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Tax Reform? Hardly


During the first week of March Fed Chairman Alan Greenspan aired his views on tax reform in front of Bush's appointed panel on the topic. Greenspan advocated the introduction of consumption taxes, to which I replied with this letter to the Financial Times of London.


Federal Reserve Chairman Alan Greenspan's comments advocating the introduction of a consumption tax represents not reform but a repackaging of the status quo ("Greenspan calls for consumption tax", March 4). Indeed, the tax reform movement's quest for simplicity defies economic sense. Mainstream economists and politicians fail to grasp that every tax impairs economic activity.

Concerning consumption taxes, the seller is incapable of passing the excise on to patrons, whose decision to purchase a product is predicated on the full price, including the tax. Because the law of demand dictates that individuals buy less of a product as its price rises, a consumption tax falls squarely on sellers, crimping the profitability of firms all the way up the chain of production. Tax reformers also contend slashing marginal rates and introducing a flat tax-as some Central and Eastern European countries have done- is a prescription for robust economic growth. However, tax reformers are not clamouring for a reduction in the level of taxation, but a mere reshuffling of burdens.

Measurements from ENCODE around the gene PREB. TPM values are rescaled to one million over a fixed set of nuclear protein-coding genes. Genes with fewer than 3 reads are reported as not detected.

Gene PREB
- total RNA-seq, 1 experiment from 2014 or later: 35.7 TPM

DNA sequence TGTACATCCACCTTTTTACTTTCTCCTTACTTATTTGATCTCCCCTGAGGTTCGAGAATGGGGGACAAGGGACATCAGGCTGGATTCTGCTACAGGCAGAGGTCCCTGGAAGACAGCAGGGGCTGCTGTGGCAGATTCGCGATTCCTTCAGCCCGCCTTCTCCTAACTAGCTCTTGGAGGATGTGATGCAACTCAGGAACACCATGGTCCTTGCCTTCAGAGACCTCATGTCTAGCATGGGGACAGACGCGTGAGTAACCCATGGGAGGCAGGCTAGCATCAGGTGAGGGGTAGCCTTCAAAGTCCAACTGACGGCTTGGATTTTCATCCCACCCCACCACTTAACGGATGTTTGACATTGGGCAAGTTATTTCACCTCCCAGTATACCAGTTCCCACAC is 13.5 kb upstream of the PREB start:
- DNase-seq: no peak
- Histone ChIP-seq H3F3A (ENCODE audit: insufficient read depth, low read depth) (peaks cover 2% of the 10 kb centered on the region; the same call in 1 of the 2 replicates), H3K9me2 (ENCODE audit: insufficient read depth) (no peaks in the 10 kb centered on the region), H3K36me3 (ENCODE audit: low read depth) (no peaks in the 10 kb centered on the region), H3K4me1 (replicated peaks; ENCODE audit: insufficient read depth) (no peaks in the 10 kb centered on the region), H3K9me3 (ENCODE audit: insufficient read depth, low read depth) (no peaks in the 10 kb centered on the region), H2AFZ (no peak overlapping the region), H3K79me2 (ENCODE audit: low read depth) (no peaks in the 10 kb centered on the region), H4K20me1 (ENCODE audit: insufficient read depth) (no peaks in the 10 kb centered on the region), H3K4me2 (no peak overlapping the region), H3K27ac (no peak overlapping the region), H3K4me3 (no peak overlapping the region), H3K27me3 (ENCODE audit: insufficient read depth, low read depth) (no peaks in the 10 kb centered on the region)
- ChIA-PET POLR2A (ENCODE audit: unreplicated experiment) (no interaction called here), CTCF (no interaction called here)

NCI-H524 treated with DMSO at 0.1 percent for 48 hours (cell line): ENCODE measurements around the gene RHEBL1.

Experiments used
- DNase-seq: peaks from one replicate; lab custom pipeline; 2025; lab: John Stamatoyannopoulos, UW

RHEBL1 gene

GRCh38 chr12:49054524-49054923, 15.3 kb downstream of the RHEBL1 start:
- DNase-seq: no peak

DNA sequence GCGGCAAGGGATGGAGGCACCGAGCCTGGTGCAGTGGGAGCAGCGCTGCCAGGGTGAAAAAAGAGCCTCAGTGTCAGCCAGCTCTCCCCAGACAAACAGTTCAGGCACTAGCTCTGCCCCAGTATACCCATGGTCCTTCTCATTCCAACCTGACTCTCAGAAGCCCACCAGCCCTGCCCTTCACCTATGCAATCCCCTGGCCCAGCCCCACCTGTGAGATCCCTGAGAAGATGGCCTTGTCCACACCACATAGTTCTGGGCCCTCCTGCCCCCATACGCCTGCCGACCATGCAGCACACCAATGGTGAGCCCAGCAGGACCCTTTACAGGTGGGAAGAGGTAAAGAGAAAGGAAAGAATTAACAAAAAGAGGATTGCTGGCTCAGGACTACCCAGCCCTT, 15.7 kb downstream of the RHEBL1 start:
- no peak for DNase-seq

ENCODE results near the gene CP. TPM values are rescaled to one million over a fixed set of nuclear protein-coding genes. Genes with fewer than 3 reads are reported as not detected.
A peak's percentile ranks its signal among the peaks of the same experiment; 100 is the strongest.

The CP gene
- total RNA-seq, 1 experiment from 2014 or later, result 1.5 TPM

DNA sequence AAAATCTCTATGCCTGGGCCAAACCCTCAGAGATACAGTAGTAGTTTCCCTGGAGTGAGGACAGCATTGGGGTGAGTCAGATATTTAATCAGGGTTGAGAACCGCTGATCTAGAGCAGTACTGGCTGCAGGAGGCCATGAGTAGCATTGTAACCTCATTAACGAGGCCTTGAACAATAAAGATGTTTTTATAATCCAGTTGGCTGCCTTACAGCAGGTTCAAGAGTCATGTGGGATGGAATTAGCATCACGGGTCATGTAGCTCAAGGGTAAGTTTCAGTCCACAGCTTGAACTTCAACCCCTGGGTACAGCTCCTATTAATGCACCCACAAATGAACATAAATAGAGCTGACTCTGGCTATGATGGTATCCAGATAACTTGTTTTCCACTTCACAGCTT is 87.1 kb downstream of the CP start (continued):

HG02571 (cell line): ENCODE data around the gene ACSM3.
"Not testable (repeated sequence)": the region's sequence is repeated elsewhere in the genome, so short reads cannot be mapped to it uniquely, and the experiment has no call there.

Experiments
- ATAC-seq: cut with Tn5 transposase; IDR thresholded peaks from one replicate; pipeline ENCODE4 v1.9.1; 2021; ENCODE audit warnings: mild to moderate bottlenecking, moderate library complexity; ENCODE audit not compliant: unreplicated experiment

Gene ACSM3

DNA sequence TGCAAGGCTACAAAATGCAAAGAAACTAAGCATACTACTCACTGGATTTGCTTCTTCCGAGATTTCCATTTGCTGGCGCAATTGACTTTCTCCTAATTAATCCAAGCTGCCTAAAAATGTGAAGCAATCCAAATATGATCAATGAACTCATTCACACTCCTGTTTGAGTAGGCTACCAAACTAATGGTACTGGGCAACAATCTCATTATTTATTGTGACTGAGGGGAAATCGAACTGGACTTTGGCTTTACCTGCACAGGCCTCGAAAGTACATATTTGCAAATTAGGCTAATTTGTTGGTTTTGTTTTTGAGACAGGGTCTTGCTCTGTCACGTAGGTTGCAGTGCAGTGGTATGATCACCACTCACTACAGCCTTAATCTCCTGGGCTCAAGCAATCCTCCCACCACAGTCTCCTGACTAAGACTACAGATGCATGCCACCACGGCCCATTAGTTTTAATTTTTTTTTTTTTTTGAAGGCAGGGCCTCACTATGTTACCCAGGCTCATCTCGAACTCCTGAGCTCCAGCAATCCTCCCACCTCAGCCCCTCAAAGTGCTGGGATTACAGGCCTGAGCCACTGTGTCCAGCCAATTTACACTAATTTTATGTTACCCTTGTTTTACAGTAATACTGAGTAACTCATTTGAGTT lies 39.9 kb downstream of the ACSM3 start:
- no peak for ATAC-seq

There is no simple, innocuous or fair ways to extract by force roundabout $2 trillion a year from American taxpayers. It is indisputable that taxation in whatever guise is distortionary, for it deprives individuals a portion of the money they would otherwise employ to consume or save, placing the loot in the hands of individuals only nominally accountable at the ballot box. Hence, $2 trillion is absent from America's private economy -the engine of growth- with only ballot papers and inefficiently provided government services as recompense.

As for the aforementioned European countries, stellar growth rates are less a function of the tax system than competitive wages. Taxes, chiefly consumption, income and payroll, annually confiscate 30% or more of their subjects' property. No tax reform reduces distortions or augments growth unless some taxes are abolished and corresponding spending cuts are enacted. Absent these conditions taxpayers are wise to clench their pocketbooks when government luminaries, whom live by tax dollars themselves, broach the topic.

-Grant M. Nülle Research Fellow Ludwig von Mises Institute

Regrettably, the letter was not published -as my submissions to the FT usually are. It is nonetheless here on display for the Mises.org audience.

For a more thorough and extended treatment of Bush's tax reform racket, consult Lew Rockwell's article on the subject http://mises.org/daily/1727

As for the taxonomy, no pun intended, of the methods utilised by the state to confiscate private property and how each tax uniquely distorts the free market, Rothbard's timeless classic, Power and Market http://mises.org/rothbard/mes/chap16a.asp, is the ticket.

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